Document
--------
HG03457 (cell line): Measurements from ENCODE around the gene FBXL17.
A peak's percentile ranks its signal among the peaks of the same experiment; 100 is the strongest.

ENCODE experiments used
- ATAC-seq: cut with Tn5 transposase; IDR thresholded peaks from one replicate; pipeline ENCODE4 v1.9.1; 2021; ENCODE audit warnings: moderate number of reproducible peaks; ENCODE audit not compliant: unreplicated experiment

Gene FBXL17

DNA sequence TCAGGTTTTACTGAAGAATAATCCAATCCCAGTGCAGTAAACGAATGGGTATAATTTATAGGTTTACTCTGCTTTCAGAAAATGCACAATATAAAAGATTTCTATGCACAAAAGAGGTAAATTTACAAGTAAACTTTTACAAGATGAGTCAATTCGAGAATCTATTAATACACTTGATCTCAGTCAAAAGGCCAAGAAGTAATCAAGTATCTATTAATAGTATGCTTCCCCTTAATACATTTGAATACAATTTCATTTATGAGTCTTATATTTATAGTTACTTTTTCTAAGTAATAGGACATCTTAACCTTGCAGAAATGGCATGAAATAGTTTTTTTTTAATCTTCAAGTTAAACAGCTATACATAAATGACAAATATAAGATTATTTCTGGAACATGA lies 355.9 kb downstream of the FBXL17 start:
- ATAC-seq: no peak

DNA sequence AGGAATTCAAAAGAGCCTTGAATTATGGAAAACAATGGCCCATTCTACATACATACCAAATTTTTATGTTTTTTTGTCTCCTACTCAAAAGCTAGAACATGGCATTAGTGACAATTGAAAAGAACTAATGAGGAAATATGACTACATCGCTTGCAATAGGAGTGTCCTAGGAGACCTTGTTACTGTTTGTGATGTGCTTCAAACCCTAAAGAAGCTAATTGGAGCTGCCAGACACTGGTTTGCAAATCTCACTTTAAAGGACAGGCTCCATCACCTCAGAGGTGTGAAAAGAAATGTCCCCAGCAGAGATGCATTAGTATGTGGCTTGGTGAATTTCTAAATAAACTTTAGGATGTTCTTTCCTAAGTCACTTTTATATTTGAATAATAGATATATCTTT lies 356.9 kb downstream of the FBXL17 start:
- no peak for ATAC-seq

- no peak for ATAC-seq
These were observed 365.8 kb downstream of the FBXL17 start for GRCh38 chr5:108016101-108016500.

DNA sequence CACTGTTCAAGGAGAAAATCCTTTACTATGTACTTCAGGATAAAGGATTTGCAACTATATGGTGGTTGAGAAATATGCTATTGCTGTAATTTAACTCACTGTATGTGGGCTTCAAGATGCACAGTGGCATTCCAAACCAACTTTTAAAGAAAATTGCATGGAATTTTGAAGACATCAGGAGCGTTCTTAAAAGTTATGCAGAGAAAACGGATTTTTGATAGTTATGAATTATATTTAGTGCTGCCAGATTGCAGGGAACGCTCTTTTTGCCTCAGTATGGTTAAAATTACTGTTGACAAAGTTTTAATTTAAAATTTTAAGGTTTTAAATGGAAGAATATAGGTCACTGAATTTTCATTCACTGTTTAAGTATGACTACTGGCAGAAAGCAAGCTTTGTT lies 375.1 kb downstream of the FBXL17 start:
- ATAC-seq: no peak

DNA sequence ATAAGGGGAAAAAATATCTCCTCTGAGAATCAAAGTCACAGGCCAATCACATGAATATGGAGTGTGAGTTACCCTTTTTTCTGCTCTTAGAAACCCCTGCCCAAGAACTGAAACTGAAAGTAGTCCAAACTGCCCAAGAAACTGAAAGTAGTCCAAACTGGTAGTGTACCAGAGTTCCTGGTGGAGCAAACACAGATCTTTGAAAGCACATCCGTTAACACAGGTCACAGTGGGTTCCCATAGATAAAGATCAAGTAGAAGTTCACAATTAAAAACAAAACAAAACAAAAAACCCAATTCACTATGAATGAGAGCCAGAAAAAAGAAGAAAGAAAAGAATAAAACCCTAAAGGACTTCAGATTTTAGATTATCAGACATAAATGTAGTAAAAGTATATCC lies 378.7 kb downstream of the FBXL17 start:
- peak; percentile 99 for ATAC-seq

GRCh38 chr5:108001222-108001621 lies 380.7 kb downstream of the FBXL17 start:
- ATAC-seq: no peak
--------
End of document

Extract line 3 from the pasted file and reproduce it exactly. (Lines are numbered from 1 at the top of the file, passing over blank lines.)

ENCODE experiments used